How can Black women deal with cultural, historical, and intergenerational stress…the kind of cumulative stress that comes from 400 years of slavery, racism, and discrimination? The pervasive stress that has entrenched itself in the Black psyche? Yes, it is absolutely in there, but it has not just remained in our minds as simple negative thoughts. If that were the case, we could have some sessions of cognitive therapy, learn to counteract those aversive thoughts, and stop perceiving the world as a threat. When one examines racial differences in health outcomes with all things being equal across the racial groups, for example money, education, health care access, and family life, health disparities are still present. Scholars have offered the historical trauma of Blacks throughout the course of US history as an explanation. Could racism not be another explanation for infertility? According to Prather and colleagues, it is the perfect explanation for the social conditions endured by Black women that ultimately influence sexual and reproductive health outcomes.

This is just the tip of the iceberg. There is additional research on the impact of lack of quality healthcare for Black women experiencing fertility issues. Differences in healthcare options affect the recommended treatment and patient understanding of alternatives. There are also observed racial differences in In Vitro Fertilization usage, with money most often the biggest deterrent.  Low-income families are very likely unaware that there are grants available to assist with infertility treatment. These are macro-level factors that require changes in resource distribution, medical training, and public policy. And I ask again, how does it help the Black woman trying to conceive now?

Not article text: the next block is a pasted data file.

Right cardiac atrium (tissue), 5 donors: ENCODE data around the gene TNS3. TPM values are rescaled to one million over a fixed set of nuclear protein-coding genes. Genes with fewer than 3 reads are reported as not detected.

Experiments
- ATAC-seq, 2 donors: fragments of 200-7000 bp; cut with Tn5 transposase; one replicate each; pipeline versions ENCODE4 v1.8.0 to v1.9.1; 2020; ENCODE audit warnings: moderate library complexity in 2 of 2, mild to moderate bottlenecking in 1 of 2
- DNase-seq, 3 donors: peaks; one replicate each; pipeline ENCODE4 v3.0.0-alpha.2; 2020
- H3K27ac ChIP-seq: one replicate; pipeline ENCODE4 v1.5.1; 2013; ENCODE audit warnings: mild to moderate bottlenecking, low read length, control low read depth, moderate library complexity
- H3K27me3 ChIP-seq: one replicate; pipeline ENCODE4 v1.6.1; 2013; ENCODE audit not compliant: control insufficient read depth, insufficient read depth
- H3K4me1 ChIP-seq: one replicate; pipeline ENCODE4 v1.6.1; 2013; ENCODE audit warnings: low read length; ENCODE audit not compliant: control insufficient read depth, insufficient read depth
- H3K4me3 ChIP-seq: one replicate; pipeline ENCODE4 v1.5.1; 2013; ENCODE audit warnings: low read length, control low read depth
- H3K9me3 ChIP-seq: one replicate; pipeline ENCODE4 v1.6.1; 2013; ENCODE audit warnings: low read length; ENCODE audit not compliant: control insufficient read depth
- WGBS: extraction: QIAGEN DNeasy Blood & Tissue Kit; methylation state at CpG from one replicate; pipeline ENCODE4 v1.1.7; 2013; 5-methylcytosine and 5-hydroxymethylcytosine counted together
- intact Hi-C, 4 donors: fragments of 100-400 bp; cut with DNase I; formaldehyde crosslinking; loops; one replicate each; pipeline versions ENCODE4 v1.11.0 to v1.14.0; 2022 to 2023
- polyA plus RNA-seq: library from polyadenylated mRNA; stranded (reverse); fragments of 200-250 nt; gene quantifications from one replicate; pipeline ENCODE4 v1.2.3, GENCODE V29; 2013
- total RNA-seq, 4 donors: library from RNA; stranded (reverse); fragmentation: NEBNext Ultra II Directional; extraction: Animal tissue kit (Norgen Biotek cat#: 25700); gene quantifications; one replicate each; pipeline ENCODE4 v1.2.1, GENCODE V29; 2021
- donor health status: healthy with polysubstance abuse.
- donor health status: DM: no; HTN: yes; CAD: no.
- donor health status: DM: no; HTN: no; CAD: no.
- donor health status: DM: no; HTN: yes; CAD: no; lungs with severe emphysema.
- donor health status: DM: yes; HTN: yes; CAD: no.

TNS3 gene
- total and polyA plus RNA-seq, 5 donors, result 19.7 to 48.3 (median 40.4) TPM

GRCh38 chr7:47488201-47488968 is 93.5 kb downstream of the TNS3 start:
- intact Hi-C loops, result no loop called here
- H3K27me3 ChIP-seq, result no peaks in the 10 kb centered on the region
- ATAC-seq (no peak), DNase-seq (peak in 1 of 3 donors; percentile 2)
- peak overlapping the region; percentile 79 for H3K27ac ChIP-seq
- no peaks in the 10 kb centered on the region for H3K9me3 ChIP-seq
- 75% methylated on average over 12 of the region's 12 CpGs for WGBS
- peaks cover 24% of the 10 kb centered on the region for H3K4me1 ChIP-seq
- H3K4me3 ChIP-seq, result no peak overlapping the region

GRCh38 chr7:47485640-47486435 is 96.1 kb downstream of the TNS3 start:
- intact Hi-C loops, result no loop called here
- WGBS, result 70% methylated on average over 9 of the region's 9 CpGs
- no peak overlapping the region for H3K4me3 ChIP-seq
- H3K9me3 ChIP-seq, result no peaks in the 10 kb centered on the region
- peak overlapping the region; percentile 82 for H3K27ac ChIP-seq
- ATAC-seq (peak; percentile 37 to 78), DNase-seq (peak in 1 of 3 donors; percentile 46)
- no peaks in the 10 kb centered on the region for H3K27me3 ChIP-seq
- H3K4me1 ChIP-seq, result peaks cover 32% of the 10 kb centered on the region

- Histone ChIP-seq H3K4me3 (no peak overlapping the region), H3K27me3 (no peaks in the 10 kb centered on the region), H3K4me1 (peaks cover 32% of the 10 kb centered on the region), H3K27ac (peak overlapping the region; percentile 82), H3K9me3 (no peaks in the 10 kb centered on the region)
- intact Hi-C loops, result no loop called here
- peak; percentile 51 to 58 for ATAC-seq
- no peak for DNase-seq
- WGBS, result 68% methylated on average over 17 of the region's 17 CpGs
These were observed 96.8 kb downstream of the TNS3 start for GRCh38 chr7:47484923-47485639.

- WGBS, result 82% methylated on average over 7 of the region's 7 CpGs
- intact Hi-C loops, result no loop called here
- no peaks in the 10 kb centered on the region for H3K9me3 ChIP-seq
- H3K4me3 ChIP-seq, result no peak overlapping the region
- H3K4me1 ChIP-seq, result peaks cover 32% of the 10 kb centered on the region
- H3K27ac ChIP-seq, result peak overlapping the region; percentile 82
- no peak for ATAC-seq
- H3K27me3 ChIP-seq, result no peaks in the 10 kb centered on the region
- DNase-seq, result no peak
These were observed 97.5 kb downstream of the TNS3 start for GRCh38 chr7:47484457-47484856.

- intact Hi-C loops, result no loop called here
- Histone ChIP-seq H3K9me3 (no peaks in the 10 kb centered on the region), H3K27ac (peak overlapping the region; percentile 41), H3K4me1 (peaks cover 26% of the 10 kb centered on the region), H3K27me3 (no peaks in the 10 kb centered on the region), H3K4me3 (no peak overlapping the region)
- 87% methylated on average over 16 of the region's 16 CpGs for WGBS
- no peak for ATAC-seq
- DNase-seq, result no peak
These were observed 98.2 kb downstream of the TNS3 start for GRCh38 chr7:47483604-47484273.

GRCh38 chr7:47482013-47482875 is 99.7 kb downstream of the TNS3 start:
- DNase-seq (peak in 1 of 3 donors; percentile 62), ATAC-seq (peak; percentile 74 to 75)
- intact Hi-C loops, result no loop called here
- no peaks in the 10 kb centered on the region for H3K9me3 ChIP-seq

As it turns out, I worried for no reason as I thankfully have two healthy and beautiful little girls. I want to ensure that my outcome continues to be the norm rather than the exception going forward. In my opinion, increased awareness of this problem in the Black community will cause a push for more research on racial disparities in fertility issues. Only then will we begin to see changes that will eventually trickle down to support for another young girl in her 20s wondering “can I conceive?”

 

Dr. Martinique Perkins Waters is an Assistant Professor in the Department of Behavior Sciences at the University of West Alabama. She obtained a PhD in Lifespan Developmental Psychology from UAB in 2010 and since then has taught a variety of courses for Psychology, African American Studies, and Public Health. For over 10 years, Dr. Waters’ research has broadly related to gerontology with specific interest in the social role of caregiving and how that impacts physical, mental, and emotional health.